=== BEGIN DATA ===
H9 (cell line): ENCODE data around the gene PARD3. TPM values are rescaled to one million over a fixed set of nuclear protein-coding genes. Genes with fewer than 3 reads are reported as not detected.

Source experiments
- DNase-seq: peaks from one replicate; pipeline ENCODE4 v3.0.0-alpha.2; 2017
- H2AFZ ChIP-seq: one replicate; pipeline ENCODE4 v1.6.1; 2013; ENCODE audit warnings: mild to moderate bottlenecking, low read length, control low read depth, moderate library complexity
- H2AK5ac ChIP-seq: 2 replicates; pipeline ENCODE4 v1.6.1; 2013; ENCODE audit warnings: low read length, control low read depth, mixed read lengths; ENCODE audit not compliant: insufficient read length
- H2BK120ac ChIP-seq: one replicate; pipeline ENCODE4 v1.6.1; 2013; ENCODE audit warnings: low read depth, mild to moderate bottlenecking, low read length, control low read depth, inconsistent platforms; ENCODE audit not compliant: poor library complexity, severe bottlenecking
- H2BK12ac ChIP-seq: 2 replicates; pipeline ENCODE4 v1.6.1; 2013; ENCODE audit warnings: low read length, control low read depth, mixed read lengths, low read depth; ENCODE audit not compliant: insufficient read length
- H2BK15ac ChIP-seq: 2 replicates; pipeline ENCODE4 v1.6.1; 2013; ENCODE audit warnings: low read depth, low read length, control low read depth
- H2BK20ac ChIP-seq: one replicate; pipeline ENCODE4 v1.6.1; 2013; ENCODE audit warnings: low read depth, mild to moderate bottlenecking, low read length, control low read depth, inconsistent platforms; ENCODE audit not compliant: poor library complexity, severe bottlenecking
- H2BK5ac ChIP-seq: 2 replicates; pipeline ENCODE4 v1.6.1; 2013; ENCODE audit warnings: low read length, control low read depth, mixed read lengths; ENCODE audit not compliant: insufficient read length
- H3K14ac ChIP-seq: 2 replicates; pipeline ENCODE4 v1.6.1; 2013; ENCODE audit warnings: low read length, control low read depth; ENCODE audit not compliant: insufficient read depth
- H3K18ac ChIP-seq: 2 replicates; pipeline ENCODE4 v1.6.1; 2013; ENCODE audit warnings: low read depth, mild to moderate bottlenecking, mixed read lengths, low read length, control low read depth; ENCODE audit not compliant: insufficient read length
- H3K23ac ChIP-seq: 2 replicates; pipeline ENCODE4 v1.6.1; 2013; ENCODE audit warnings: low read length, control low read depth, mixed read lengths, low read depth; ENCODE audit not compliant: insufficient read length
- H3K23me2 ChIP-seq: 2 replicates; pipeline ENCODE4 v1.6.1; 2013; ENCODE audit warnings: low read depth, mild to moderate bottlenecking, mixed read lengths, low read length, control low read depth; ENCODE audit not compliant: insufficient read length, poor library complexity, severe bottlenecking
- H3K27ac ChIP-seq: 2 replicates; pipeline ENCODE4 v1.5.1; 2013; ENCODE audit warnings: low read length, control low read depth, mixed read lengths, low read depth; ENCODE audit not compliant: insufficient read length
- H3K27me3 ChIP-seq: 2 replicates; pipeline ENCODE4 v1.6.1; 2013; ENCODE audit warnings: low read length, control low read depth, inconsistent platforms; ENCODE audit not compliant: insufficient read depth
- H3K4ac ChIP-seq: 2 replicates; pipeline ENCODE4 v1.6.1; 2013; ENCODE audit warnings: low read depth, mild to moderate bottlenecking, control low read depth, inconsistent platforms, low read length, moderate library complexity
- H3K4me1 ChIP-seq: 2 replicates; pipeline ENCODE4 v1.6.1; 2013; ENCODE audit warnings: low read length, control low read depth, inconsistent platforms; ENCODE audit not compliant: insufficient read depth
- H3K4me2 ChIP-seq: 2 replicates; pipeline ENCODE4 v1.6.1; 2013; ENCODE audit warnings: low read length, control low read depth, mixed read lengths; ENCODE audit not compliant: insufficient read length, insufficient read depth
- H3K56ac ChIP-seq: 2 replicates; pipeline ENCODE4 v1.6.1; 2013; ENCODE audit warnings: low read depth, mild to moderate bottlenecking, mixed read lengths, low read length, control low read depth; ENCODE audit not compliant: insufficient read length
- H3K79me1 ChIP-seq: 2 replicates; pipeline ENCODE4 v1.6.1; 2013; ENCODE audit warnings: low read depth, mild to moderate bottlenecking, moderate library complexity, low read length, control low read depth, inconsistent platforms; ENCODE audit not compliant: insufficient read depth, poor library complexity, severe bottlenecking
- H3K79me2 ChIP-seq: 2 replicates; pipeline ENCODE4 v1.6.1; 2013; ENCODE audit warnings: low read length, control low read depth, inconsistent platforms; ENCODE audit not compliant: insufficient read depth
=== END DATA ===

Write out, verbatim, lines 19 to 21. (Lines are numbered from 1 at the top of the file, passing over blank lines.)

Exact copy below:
- H3K4me2 ChIP-seq: 2 replicates; pipeline ENCODE4 v1.6.1; 2013; ENCODE audit warnings: low read length, control low read depth, mixed read lengths; ENCODE audit not compliant: insufficient read length, insufficient read depth
- H3K56ac ChIP-seq: 2 replicates; pipeline ENCODE4 v1.6.1; 2013; ENCODE audit warnings: low read depth, mild to moderate bottlenecking, mixed read lengths, low read length, control low read depth; ENCODE audit not compliant: insufficient read length
- H3K79me1 ChIP-seq: 2 replicates; pipeline ENCODE4 v1.6.1; 2013; ENCODE audit warnings: low read depth, mild to moderate bottlenecking, moderate library complexity, low read length, control low read depth, inconsistent platforms; ENCODE audit not compliant: insufficient read depth, poor library complexity, severe bottlenecking